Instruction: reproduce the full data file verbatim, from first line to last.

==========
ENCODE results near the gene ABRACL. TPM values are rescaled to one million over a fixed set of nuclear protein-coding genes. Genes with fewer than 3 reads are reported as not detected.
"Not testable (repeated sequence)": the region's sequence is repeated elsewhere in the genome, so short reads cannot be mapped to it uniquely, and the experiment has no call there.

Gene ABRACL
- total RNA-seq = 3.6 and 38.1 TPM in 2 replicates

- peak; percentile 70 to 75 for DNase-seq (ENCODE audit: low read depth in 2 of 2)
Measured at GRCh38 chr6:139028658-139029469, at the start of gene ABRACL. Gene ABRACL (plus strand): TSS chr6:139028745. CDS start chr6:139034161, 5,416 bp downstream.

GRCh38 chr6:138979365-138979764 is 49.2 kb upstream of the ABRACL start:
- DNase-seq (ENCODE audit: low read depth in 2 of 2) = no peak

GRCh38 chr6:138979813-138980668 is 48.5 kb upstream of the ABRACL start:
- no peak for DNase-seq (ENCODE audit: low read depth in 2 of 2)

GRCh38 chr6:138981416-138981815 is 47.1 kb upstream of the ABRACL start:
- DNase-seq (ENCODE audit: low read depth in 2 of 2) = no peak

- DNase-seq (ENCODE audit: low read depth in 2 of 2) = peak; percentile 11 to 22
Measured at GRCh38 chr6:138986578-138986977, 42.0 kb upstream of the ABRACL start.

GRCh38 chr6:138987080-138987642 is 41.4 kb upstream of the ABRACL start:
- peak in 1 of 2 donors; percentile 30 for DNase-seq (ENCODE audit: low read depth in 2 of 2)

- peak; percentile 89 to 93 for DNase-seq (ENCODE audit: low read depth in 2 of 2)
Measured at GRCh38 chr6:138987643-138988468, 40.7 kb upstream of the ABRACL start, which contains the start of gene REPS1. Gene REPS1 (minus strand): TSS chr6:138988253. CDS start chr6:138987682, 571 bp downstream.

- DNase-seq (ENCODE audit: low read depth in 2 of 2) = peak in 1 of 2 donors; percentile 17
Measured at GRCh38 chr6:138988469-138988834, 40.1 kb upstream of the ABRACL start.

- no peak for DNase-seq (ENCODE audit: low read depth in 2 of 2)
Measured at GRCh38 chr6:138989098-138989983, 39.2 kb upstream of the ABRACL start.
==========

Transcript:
ENCODE results near the gene ABRACL. TPM values are rescaled to one million over a fixed set of nuclear protein-coding genes. Genes with fewer than 3 reads are reported as not detected.
"Not testable (repeated sequence)": the region's sequence is repeated elsewhere in the genome, so short reads cannot be mapped to it uniquely, and the experiment has no call there.

Gene ABRACL
- total RNA-seq = 3.6 and 38.1 TPM in 2 replicates

- peak; percentile 70 to 75 for DNase-seq (ENCODE audit: low read depth in 2 of 2)
Measured at GRCh38 chr6:139028658-139029469, at the start of gene ABRACL. Gene ABRACL (plus strand): TSS chr6:139028745. CDS start chr6:139034161, 5,416 bp downstream.

GRCh38 chr6:138979365-138979764 is 49.2 kb upstream of the ABRACL start:
- DNase-seq (ENCODE audit: low read depth in 2 of 2) = no peak

GRCh38 chr6:138979813-138980668 is 48.5 kb upstream of the ABRACL start:
- no peak for DNase-seq (ENCODE audit: low read depth in 2 of 2)

GRCh38 chr6:138981416-138981815 is 47.1 kb upstream of the ABRACL start:
- DNase-seq (ENCODE audit: low read depth in 2 of 2) = no peak

- DNase-seq (ENCODE audit: low read depth in 2 of 2) = peak; percentile 11 to 22
Measured at GRCh38 chr6:138986578-138986977, 42.0 kb upstream of the ABRACL start.

GRCh38 chr6:138987080-138987642 is 41.4 kb upstream of the ABRACL start:
- peak in 1 of 2 donors; percentile 30 for DNase-seq (ENCODE audit: low read depth in 2 of 2)

- peak; percentile 89 to 93 for DNase-seq (ENCODE audit: low read depth in 2 of 2)
Measured at GRCh38 chr6:138987643-138988468, 40.7 kb upstream of the ABRACL start, which contains the start of gene REPS1. Gene REPS1 (minus strand): TSS chr6:138988253. CDS start chr6:138987682, 571 bp downstream.

- DNase-seq (ENCODE audit: low read depth in 2 of 2) = peak in 1 of 2 donors; percentile 17
Measured at GRCh38 chr6:138988469-138988834, 40.1 kb upstream of the ABRACL start.

- no peak for DNase-seq (ENCODE audit: low read depth in 2 of 2)
Measured at GRCh38 chr6:138989098-138989983, 39.2 kb upstream of the ABRACL start.